Context: The Korean Model, a vigorous regime of “trace, test, treat”, has shown remarkable results in controlling the spread of the novel coronavirus, without putting a nationwide lockdown in place.

How is the situation in Korea?

Korea is now in full control of the spread of the disease. The number of new confirmed cases per day has been showing steady decline since hitting a peak at 989 in February to double-digit figures as of mid-March.

Korea might be the only country that hasn’t imposed a lockdown within its territories or even of its international borders.

How has this been possible? What is the ‘Korean model’?

It is grounded on concentrated testing of high-risk areas and clusters.

  • Korea found out at the beginning of the spread of the virus that a certain religious cult and its gathering was the cause of a large portion of the spread in a certain area of the country. This group had massive gatherings in a closed-off space.
  • The government listed all members of the group across the country, tracked their whereabouts and conducted tests on a massive scale, leading to the rapid increase in the number of confirmed cases.
  • However, Korea succeeded in identifying and isolating potential cases at a very early stage and finally flattened the curve.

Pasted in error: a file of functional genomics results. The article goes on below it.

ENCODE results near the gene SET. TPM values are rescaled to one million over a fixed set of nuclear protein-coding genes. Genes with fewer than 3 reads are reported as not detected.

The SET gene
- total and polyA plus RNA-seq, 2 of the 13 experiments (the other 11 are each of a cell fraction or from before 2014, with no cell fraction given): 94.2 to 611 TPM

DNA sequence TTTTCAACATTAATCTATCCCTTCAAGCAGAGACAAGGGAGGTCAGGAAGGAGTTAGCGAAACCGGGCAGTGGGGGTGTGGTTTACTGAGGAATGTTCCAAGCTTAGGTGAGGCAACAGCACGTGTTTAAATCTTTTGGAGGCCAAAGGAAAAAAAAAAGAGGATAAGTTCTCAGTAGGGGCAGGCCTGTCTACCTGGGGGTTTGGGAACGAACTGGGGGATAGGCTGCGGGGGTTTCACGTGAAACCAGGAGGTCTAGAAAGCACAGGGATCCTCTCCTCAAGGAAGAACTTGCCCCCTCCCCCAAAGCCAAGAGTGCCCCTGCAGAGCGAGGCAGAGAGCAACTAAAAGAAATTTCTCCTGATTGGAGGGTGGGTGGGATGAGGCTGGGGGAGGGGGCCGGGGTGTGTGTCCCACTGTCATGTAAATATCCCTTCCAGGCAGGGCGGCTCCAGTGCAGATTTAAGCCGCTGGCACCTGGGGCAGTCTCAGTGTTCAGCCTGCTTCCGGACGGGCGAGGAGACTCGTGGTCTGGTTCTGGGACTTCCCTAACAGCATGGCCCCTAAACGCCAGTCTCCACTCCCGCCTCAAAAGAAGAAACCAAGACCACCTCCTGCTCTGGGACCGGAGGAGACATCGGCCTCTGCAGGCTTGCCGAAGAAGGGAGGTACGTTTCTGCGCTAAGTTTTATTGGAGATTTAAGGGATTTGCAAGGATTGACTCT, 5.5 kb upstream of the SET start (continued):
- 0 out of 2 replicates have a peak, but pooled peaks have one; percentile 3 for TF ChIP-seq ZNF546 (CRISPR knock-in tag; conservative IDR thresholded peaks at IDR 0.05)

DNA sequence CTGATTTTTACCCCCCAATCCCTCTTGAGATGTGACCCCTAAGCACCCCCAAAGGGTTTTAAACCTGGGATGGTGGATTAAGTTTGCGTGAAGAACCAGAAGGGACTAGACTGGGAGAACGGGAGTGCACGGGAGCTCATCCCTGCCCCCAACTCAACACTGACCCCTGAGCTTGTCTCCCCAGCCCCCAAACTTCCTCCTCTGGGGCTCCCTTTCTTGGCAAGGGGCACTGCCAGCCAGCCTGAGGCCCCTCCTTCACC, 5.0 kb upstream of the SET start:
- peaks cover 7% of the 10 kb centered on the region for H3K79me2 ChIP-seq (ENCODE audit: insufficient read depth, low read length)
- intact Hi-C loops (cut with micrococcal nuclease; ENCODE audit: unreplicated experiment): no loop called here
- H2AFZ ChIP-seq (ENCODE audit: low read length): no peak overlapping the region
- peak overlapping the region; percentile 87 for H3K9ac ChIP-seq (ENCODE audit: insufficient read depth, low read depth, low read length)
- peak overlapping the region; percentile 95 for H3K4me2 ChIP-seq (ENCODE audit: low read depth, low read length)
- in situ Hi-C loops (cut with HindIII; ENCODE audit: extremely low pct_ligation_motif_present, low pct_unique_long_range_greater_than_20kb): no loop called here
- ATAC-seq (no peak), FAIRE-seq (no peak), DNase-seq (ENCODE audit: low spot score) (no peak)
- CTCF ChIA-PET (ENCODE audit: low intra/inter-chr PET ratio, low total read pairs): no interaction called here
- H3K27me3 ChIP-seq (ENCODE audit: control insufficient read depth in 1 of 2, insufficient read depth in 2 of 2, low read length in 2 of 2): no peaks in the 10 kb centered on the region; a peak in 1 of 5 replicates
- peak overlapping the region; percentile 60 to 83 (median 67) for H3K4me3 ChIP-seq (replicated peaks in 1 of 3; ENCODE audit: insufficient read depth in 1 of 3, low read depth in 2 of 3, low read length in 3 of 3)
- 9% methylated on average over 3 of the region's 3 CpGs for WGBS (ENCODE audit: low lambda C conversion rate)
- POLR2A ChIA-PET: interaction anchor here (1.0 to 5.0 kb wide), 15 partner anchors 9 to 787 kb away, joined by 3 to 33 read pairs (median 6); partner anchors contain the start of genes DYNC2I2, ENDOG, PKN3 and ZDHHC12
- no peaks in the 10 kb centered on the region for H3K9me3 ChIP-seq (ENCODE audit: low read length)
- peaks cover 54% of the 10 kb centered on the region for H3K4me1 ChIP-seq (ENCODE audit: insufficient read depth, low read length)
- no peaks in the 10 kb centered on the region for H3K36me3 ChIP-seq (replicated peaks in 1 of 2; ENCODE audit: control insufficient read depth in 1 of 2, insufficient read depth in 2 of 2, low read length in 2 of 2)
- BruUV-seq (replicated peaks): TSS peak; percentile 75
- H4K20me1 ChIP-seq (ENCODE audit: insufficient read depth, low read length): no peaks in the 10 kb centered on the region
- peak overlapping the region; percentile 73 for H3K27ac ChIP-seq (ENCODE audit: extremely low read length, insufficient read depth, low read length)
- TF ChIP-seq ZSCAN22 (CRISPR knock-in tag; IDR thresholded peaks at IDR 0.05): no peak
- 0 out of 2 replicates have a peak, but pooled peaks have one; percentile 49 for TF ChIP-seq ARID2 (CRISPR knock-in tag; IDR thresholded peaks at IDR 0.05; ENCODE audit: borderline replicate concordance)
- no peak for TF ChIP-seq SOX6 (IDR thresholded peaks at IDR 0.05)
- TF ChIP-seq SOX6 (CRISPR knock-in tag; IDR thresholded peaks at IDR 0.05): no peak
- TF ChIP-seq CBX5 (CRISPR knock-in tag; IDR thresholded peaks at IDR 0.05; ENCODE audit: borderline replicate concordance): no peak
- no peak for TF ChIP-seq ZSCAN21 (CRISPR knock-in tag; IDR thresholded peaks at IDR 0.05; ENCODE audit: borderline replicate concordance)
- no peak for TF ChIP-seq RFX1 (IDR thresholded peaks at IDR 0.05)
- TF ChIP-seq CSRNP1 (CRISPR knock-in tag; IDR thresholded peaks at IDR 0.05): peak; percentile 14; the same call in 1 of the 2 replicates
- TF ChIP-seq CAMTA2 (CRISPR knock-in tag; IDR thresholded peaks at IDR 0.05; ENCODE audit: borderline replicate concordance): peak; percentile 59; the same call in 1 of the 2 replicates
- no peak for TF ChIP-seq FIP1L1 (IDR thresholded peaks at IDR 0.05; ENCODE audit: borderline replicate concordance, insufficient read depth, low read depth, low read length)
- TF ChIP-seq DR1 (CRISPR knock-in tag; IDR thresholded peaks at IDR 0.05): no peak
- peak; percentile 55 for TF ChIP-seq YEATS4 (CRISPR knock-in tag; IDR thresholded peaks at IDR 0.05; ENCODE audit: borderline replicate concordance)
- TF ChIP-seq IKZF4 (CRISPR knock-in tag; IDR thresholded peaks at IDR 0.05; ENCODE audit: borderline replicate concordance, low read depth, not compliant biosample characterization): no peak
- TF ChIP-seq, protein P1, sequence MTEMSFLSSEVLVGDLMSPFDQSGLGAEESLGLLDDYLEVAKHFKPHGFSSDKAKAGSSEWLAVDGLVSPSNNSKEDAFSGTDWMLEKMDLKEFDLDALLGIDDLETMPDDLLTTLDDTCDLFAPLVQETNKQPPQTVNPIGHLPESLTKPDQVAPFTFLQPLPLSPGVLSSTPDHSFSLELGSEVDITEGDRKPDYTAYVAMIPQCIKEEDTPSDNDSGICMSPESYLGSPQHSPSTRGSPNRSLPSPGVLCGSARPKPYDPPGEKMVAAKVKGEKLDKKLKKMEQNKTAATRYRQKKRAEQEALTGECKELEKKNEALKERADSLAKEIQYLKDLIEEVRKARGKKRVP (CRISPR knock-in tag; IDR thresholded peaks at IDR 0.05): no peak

Other best practices followed by Korea:

The moment the virus DNA pattern was confirmed in Wuhan, Korean medical teams and bio-companies were able to develop new testing kits with surprising speed. This made it possible for Korea to conduct mass-scale testing of 18,000 cases a day.

Anybody in Korea who has symptoms or reasons to be tested can get the test within minutes at ‘drive-thru’ or ‘walk-thru’ testing centres and receive the result by text message the very next day. Korea made available over 650 testing centres nationwide.

Is it possible for India to replicate this model?

Given India’s demography and medical infrastructure, lockdowns are necessary. However, openness and transparency is important to tackling this situation, and identifying and isolating the core of the spread of the virus with full medical capacity at the earliest possible stage is key. This is the essence of the ‘Korean model’.

Sources: the Hindu.